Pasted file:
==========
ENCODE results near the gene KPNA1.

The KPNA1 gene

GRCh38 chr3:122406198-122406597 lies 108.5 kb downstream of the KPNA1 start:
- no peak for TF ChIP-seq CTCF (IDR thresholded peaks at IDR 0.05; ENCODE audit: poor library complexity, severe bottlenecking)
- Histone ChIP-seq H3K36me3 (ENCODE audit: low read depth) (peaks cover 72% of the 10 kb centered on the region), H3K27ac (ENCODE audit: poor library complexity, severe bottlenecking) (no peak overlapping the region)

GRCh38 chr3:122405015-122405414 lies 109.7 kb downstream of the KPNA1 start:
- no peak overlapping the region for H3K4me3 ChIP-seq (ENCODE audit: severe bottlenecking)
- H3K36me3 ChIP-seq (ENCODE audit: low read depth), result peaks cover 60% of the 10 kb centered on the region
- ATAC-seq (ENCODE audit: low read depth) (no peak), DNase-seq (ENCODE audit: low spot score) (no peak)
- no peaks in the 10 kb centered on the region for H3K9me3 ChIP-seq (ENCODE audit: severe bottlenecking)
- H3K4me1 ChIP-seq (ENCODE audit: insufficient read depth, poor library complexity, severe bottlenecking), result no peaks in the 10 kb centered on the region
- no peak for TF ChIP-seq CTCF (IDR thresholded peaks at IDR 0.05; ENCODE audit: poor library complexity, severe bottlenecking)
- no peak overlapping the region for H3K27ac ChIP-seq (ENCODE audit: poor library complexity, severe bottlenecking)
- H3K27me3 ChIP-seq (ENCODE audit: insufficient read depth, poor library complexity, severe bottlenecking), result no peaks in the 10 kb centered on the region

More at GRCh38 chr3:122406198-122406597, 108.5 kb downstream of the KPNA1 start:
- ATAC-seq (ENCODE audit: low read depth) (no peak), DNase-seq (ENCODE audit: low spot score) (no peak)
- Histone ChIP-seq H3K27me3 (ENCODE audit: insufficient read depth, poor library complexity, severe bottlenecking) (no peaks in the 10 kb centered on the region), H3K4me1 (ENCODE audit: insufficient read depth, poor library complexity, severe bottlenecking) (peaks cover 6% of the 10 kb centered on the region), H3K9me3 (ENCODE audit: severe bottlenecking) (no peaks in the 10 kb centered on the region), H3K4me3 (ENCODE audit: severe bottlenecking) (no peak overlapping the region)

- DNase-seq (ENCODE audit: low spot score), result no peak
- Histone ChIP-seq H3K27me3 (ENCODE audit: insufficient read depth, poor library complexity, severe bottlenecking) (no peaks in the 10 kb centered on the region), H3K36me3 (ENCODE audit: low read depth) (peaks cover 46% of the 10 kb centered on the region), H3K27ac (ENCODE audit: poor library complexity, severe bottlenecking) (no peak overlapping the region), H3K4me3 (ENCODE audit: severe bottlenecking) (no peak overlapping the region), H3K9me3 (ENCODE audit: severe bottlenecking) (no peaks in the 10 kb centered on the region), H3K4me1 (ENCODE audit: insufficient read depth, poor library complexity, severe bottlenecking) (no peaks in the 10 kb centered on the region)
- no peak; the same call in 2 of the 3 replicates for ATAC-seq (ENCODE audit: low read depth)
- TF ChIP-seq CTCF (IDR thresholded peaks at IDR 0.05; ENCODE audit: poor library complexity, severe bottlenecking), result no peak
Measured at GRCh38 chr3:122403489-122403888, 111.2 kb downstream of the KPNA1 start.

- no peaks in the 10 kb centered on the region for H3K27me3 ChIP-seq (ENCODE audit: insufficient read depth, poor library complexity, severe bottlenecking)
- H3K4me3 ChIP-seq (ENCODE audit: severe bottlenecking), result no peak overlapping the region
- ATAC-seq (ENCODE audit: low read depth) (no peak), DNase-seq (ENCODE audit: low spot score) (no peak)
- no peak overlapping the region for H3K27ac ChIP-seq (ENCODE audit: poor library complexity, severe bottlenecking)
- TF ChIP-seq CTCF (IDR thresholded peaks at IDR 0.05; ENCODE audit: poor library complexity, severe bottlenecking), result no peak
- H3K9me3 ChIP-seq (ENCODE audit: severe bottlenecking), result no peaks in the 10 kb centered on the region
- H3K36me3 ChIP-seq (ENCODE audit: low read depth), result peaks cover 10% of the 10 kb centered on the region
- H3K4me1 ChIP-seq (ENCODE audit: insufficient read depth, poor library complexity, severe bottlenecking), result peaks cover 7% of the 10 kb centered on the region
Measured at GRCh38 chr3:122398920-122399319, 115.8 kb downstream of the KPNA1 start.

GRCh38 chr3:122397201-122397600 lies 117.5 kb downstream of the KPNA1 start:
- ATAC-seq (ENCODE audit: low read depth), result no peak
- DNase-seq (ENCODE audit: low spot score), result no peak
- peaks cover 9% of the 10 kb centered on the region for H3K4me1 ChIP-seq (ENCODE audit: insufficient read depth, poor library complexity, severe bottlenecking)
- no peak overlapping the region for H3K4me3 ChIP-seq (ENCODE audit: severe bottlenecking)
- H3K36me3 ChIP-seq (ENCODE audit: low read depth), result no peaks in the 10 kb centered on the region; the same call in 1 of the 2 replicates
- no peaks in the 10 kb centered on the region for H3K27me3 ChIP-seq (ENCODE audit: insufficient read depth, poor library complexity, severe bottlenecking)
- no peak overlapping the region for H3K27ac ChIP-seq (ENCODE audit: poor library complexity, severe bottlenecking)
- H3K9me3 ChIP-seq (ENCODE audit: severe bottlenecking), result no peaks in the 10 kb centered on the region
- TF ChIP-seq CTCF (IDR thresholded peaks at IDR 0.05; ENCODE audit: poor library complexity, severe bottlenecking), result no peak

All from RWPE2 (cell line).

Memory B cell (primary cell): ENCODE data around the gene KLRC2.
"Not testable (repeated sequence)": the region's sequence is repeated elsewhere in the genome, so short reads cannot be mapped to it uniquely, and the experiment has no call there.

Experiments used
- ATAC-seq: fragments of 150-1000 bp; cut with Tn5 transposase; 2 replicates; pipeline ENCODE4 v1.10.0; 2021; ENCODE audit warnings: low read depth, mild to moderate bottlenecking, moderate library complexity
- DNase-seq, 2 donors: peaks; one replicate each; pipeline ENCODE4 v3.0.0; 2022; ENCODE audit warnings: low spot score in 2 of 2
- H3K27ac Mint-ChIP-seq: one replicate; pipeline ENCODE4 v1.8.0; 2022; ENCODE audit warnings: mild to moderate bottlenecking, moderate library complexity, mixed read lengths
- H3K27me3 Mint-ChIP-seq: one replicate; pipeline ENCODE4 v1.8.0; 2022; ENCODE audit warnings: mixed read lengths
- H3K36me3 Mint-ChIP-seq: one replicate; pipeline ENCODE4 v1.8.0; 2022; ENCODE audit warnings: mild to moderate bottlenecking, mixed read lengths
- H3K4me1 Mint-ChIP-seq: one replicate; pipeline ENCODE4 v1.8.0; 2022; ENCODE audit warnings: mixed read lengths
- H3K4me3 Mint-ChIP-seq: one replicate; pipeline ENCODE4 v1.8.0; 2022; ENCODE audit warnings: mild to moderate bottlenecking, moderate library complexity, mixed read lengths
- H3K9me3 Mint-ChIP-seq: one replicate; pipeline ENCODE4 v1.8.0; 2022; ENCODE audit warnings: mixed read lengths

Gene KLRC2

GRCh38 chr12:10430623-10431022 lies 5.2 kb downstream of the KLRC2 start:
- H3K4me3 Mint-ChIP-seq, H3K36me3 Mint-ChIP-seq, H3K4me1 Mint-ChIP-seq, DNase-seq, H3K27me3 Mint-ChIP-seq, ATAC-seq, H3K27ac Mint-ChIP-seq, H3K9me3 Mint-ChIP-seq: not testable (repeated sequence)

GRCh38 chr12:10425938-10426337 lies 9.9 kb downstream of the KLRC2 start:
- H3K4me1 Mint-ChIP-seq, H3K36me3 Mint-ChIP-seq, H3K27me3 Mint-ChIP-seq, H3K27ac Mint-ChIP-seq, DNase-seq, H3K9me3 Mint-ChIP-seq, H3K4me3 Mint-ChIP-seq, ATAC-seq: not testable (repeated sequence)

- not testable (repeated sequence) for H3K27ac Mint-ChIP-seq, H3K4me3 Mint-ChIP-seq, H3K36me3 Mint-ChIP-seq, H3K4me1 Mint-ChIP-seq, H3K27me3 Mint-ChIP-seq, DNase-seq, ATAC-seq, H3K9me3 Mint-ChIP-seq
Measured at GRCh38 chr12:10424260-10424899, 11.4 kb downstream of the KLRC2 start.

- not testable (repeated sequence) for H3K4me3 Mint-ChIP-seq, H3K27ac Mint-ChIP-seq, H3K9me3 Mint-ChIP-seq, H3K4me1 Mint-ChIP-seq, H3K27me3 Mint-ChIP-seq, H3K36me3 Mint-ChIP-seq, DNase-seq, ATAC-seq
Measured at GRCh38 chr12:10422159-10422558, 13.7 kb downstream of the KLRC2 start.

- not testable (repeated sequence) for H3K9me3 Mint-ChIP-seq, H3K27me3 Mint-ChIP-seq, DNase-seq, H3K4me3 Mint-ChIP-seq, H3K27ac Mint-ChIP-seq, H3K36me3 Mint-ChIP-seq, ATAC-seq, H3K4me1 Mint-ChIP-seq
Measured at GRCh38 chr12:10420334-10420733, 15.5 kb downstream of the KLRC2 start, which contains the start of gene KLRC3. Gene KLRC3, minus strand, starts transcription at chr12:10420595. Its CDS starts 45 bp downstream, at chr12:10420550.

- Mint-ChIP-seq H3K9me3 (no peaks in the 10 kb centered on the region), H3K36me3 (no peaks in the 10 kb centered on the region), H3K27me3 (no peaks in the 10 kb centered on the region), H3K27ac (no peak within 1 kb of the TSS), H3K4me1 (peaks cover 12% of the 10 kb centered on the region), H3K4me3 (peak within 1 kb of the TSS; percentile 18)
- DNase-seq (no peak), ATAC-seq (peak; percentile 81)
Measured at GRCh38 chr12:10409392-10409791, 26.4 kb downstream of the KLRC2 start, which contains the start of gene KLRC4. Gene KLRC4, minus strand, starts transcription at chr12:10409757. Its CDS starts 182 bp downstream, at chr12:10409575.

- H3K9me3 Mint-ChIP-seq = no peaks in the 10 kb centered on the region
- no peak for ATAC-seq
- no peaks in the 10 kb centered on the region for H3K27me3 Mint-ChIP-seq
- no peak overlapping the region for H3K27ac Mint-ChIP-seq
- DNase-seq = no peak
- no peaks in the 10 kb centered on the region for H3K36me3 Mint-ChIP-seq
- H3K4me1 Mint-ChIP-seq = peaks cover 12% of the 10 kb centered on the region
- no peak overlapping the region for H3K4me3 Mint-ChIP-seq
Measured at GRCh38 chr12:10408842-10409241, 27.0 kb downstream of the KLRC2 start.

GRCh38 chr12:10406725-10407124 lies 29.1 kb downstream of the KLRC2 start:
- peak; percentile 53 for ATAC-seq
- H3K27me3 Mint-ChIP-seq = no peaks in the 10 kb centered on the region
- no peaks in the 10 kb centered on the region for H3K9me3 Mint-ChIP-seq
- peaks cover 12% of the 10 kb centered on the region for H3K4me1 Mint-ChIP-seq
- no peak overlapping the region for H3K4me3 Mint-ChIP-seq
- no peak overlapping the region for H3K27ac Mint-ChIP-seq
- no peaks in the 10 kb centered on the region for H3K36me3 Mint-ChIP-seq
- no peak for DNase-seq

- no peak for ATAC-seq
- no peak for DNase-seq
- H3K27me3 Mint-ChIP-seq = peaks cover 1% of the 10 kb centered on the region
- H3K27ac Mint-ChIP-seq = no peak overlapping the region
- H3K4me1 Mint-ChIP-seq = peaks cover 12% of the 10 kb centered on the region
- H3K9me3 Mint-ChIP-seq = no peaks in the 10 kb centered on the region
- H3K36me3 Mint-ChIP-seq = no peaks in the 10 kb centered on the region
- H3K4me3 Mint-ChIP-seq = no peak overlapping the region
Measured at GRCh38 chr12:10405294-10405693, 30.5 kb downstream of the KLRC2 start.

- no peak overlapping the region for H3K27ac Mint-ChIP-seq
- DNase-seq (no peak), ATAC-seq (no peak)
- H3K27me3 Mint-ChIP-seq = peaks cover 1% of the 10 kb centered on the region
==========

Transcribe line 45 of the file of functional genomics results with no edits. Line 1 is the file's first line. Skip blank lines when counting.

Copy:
Experiments used